As it is damp, dark and dreary January many people are checking their post-Christmas bank statement to see if there is enough cash in the kitty to pay for a sunny summer holiday to look forward to.
If, after booking your big summer holiday, your bank then admitted they had got the figures on your statement wrong so you shouldn’t have paid for that as it has plunged you into the red, then you would demand compensation.
You had made a financial decision based on that information.
A statement is a document setting out items of debit and credit between a bank or other organisation and a customer – you should be able to rely on it.
It would be unacceptable for your bank to give you the wrong information about the state of your finances and while the state pension forecast doesn't claim to be a statement it is just as wrong for the government to fail to give a less than accurate round-up of how much cash you can expect during retirement.
This is only presented as a forecast, which means prediction or estimate, but as the information is coming from the government people expect it to be fairly accurate and will make decisions based upon it.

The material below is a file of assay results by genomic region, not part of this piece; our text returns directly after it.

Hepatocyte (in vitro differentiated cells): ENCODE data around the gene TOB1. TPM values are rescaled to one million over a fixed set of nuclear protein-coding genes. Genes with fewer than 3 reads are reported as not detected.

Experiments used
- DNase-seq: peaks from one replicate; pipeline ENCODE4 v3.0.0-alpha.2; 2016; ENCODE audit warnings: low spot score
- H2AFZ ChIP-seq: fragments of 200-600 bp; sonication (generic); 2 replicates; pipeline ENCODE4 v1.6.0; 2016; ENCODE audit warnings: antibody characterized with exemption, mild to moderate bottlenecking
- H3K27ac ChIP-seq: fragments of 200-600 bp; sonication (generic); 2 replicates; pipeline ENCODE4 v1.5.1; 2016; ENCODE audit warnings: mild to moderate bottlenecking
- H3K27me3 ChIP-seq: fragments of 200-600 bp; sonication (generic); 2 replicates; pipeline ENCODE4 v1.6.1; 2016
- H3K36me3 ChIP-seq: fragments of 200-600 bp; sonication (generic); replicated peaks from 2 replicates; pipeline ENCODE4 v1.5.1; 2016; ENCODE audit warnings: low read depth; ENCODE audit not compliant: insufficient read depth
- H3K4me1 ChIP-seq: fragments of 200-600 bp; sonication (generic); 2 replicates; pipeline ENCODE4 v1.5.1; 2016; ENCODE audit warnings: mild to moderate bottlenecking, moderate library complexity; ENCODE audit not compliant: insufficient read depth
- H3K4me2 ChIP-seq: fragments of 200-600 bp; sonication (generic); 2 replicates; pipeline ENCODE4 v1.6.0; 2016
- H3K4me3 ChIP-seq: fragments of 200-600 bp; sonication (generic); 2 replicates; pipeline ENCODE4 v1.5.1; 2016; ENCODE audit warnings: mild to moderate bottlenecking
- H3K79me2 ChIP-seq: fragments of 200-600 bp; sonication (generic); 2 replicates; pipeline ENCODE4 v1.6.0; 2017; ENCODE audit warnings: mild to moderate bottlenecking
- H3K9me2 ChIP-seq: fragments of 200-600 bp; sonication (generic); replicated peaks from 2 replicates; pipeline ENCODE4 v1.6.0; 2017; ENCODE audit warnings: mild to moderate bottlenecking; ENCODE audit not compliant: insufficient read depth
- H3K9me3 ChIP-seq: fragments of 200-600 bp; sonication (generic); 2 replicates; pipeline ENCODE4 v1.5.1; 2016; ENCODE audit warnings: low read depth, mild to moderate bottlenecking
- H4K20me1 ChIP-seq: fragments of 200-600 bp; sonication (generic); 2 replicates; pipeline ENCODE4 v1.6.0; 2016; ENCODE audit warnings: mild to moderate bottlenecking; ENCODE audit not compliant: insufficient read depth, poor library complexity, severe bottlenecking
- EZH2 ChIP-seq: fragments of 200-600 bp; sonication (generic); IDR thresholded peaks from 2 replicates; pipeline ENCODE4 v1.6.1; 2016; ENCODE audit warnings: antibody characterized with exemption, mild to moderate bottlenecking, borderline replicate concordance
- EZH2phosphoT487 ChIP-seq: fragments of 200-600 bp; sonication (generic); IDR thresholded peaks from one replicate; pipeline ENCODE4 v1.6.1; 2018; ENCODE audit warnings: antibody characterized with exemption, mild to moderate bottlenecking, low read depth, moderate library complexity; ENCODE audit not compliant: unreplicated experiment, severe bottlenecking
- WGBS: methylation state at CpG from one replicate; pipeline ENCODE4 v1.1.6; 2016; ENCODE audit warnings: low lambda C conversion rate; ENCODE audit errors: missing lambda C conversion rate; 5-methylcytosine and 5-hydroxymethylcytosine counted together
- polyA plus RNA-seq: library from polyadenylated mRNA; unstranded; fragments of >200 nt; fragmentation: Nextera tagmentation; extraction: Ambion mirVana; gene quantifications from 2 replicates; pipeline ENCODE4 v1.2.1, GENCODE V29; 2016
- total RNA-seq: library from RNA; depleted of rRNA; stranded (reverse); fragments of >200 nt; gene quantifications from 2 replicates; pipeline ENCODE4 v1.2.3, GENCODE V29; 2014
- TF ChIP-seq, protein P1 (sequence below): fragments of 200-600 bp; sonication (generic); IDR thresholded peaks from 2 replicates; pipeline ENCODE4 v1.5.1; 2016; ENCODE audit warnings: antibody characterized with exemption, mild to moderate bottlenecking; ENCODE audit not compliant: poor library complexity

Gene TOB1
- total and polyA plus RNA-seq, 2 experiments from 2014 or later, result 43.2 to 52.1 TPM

This week Financial Adviser reported state pension forecasts can be showing more income than the individual will receive, since it will include contracted-out savings even if these are cashed out by the individual.
In 2016, Baroness Ros Altmann introduced the Contracted Out Protected Earnings (COPE) element in the state pension forecast, designed to explain to the public that they might not be getting a full flat rate pension, due to the fact that there was some other pension arrangement in place.
Between 1978 and 1997, employers sponsoring defined benefit (DB) pension schemes could contract their employees out of the additional state pension, as long as the scheme paid a comparable guaranteed minimum pension (GMP).
The GMP is payable for life at age 60 for women and 65 for men, and a survivor benefit is payable to a spouse or living partner.
The benefit of contracting out was that both employer and worker had a reduction in their National Insurance contribution.
However, with the introduction of pension freedoms in 2015, savers are now allowed to cash out their final salary savings.
In these cases, the state pension forecast provided by the Department for Work and Pensions (DWP) will still show the COPE, even though that pension pot no longer exists as a benefit.
Baroness Altmann was right to introduce COPE to the statement but it is vital the DWP recognises the way the world has shifted post pension freedoms and makes sure this figure isn’t now misleading savers into thinking they will get more cash than is actually coming their way.